I think this story is a great victory for the authorities against people making false complaints against the police.It could of ended very differently if not for Sen.Constables in dash camera capturing the whole event, sound and all. My personal opinion is these niqab (full veils) type attire should be banned in our country. To me being a non religious individual it is a form of disguise, and suppressing the woman inside them. But who is to say they could be used for criminal purposes, with anyone underneath them. This is why the cop asked her to remove it so he could see her face and check her identity against her license. She made false statements he attempted to remove her veil(which was shown to be a lie in video)She made false claims against in and has ended up with a jail term for her troubles.Tough, but a stance must be taken on the racist excuse that gets pushed around when it suits rather than when warranted. It also placed a stain on all the good police doing there job, as she stated all police are racist. Well the veil is all about her faith not race, so how it was ever anything close to racist is crazy anyway.
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here is an article from the Herald Sun on the matter, a good read
Liar ... Carnita Matthews leaving Campbelltown Court House
THE crucial point about Carnita Matthews, the niqab-clad motorist who falsely claimed a police officer tried to remove her face covering, was made by the magistrate who sentenced her to six months in jail last week.
“The system would collapse, of course, if people are making false and wrong complaints to authorities,” said Magistrate Robert Rabbidge in Campbelltown Local Court.
In fact, the system has been under severe stress for years because of official cowardice and the sort of political correctness that tolerates deliberate, malicious and ruthless (Rabbidge’s words) claims such as Matthews’.
This time, the good guy won. But the odds are usually stacked against him. Sen-Constable Paul Fogarty was just lucky there was a police video camera recording his encounter with Matthews that night five months ago in Sydney’s southwest.
It was dark at 6.10pm in the southwestern Sydney suburb of Woodbine when Fogarty pulled over the black Honda Odyssey driven by Matthews, a 46-year-old mother of seven wearing a black niqab – the traditional Muslim head-to-toe covering with a narrow opening for the eyes.
He asked for her licence and gestured for her to lift her veil so he could verify her identity. She showed him half her face. She would swear in a statutory declaration three days later that he then insisted on seeing her whole face, and touched her veil in an attempt to take it off.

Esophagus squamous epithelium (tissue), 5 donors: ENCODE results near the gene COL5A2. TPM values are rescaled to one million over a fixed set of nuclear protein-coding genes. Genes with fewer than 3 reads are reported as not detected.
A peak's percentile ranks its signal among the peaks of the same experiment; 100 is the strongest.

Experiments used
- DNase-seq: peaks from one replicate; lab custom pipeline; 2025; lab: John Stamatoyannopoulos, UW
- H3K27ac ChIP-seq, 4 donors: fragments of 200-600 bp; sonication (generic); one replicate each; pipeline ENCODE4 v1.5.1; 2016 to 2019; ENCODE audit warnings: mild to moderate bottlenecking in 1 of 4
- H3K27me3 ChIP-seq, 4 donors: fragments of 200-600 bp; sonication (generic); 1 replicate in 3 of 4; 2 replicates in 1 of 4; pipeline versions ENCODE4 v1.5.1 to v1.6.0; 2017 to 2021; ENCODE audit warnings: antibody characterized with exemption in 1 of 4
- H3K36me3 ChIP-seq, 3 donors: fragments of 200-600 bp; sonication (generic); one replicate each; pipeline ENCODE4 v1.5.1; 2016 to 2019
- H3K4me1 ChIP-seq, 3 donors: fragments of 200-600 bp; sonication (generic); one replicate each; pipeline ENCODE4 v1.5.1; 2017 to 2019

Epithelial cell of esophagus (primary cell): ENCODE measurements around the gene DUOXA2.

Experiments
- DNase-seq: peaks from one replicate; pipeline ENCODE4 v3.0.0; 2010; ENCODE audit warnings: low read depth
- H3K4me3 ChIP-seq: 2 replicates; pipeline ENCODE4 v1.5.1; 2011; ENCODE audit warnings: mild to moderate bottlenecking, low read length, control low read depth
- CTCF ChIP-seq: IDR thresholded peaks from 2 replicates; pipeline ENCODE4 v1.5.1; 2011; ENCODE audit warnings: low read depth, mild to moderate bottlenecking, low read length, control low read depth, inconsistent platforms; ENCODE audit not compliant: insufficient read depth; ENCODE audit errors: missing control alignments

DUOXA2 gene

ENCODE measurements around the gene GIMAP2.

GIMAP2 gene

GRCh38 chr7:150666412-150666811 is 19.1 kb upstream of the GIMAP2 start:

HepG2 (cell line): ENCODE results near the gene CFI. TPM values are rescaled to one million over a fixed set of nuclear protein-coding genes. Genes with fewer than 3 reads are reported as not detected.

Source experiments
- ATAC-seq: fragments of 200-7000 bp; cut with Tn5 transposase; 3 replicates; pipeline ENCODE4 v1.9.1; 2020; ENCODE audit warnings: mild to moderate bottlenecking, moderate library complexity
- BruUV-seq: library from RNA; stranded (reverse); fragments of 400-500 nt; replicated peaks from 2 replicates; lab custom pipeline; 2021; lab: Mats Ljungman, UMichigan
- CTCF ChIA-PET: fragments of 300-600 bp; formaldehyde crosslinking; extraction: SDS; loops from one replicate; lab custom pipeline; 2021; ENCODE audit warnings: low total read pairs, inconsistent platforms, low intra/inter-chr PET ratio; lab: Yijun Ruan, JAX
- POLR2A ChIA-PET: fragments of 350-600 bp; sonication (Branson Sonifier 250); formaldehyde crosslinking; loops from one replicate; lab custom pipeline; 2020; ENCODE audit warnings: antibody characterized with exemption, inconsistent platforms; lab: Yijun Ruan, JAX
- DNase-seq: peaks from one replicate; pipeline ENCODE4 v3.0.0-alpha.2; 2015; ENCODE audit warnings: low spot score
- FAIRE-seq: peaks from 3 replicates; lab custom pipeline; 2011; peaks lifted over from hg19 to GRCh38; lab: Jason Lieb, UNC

The police video of the conversation shows her allegation to be false.
It also shows Fogarty exerting considerable self-restraint against a barrage of angry words.
Things turn ugly when he gives her an infringement notice for a partly obscured rear P-plate – an offence, he tells her, that carries a penalty of two demerit points and a $197 fine.
“I see what you are doing now,” she says. “Sorry, I’m not accepting that. This is clearly now racist.”
“Sorry?” says Fogarty, taken aback. “Firstly, I don’t appreciate being called racist . . . just listen, please. Don’t call me racist.”
She replies: “You are racist. I will not accept (the ticket). I’ll take you to court. I don’t care what you say, you’re not going to give me that ticket because I’ve got my P-plates on.
“You want to give me the ticket for rubbish. I’ve got seven kids.”
It’s hard not to feel a little sorry for Matthews, just a few moments from home, rushing to get dinner on the table for her large brood, being caught by a police officer determined to apply the letter of the law, unmoved by her distress, and with that passive-aggressive patient reasonableness highway patrol officers around the world have perfected.
But, rather than accepting, as the rest of us do, that this is the way of things, and that it is pointless arguing, she chose to play the race card.
For 20 minutes she abuses Fogarty and repeatedly calls him a racist, at points waggling her finger in his face.
“You know you are giving me ticket for crap,” she says. “OK. OK, go back and sit in your car,” he says.
“If you choose to take matters forward you would be wasting the court’s time. OK. Bye bye.”
She could have left it at that, or taken a legitimate avenue to dispute the fine.
But she chose to take umbrage and, even worse, to find succour with Australia’s chief Muslim umbrage-taker, Mamdouh Habib. The Egyptian-born former Guantanamo Bay detainee alerted Channel 7 to her good story of police brutality, made representations to police on her behalf and, with his wife, accompanied her to court.
The one time Socialist Alliance-backed independent NSW election candidate has become something of a cause celebre among the “moral panic”-obsessed chattering classes. Habib has made an art form of playing the racism victim, and so have others around him.
Matthews’ case could have been swept under the carpet and Fogarty left with a blemish on his record, if not for the pursuit of the story by the media.
They would have toasted Fogarty, says former detective Tim Priest. She signed a stat dec. The ticket would have been ripped up. He would have been subjected to a cultural awareness program. He was on a hiding to nothing except for that video.
Matthews is appealing against her conviction. Harsh as it may seem to lock up a mother of seven whose initial offence was a badly displayed P-plate and bad judgment in friends, it is about time someone was called to account for abusing the complaints system.
It does more than tie up court time. It damages our system of justice, increasing racial tension and leading to ever more draconian laws for the law-abiding.